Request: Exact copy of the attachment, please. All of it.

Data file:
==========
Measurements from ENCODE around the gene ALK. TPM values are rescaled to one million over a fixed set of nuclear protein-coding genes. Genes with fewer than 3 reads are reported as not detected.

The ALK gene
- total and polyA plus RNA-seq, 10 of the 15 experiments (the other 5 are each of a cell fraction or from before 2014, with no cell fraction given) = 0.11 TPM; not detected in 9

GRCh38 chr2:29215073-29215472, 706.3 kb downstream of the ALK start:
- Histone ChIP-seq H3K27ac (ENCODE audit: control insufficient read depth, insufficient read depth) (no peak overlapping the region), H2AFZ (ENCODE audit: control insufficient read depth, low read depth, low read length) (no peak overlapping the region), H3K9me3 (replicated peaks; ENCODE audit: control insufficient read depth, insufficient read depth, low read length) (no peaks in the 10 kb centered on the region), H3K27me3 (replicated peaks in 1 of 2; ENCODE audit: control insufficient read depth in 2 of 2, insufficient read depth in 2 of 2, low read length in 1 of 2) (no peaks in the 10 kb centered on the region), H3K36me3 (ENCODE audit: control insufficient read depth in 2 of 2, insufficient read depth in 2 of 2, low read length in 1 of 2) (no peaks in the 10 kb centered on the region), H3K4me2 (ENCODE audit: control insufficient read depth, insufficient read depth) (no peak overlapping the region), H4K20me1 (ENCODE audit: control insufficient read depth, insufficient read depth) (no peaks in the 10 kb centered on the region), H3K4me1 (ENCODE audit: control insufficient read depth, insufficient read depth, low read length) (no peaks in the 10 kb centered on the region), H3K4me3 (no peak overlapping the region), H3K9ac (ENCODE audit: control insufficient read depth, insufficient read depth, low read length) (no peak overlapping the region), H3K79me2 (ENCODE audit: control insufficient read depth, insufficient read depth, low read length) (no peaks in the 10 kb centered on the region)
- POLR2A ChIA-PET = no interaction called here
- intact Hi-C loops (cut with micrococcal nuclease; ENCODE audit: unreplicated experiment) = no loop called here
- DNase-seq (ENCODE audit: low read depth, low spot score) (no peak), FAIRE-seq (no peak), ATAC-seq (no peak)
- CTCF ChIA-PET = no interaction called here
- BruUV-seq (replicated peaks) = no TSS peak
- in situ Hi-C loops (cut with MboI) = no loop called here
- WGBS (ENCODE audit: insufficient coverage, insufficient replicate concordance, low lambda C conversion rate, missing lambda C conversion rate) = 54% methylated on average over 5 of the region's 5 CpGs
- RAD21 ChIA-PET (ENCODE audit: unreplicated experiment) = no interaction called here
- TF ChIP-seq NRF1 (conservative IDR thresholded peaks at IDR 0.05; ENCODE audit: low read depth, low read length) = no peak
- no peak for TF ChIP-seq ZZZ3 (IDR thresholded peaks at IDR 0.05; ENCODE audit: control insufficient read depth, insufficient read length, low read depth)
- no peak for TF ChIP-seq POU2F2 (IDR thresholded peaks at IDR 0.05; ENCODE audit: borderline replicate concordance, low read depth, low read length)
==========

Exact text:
Measurements from ENCODE around the gene ALK. TPM values are rescaled to one million over a fixed set of nuclear protein-coding genes. Genes with fewer than 3 reads are reported as not detected.

The ALK gene
- total and polyA plus RNA-seq, 10 of the 15 experiments (the other 5 are each of a cell fraction or from before 2014, with no cell fraction given) = 0.11 TPM; not detected in 9

GRCh38 chr2:29215073-29215472, 706.3 kb downstream of the ALK start:
- Histone ChIP-seq H3K27ac (ENCODE audit: control insufficient read depth, insufficient read depth) (no peak overlapping the region), H2AFZ (ENCODE audit: control insufficient read depth, low read depth, low read length) (no peak overlapping the region), H3K9me3 (replicated peaks; ENCODE audit: control insufficient read depth, insufficient read depth, low read length) (no peaks in the 10 kb centered on the region), H3K27me3 (replicated peaks in 1 of 2; ENCODE audit: control insufficient read depth in 2 of 2, insufficient read depth in 2 of 2, low read length in 1 of 2) (no peaks in the 10 kb centered on the region), H3K36me3 (ENCODE audit: control insufficient read depth in 2 of 2, insufficient read depth in 2 of 2, low read length in 1 of 2) (no peaks in the 10 kb centered on the region), H3K4me2 (ENCODE audit: control insufficient read depth, insufficient read depth) (no peak overlapping the region), H4K20me1 (ENCODE audit: control insufficient read depth, insufficient read depth) (no peaks in the 10 kb centered on the region), H3K4me1 (ENCODE audit: control insufficient read depth, insufficient read depth, low read length) (no peaks in the 10 kb centered on the region), H3K4me3 (no peak overlapping the region), H3K9ac (ENCODE audit: control insufficient read depth, insufficient read depth, low read length) (no peak overlapping the region), H3K79me2 (ENCODE audit: control insufficient read depth, insufficient read depth, low read length) (no peaks in the 10 kb centered on the region)
- POLR2A ChIA-PET = no interaction called here
- intact Hi-C loops (cut with micrococcal nuclease; ENCODE audit: unreplicated experiment) = no loop called here
- DNase-seq (ENCODE audit: low read depth, low spot score) (no peak), FAIRE-seq (no peak), ATAC-seq (no peak)
- CTCF ChIA-PET = no interaction called here
- BruUV-seq (replicated peaks) = no TSS peak
- in situ Hi-C loops (cut with MboI) = no loop called here
- WGBS (ENCODE audit: insufficient coverage, insufficient replicate concordance, low lambda C conversion rate, missing lambda C conversion rate) = 54% methylated on average over 5 of the region's 5 CpGs
- RAD21 ChIA-PET (ENCODE audit: unreplicated experiment) = no interaction called here
- TF ChIP-seq NRF1 (conservative IDR thresholded peaks at IDR 0.05; ENCODE audit: low read depth, low read length) = no peak
- no peak for TF ChIP-seq ZZZ3 (IDR thresholded peaks at IDR 0.05; ENCODE audit: control insufficient read depth, insufficient read length, low read depth)
- no peak for TF ChIP-seq POU2F2 (IDR thresholded peaks at IDR 0.05; ENCODE audit: borderline replicate concordance, low read depth, low read length)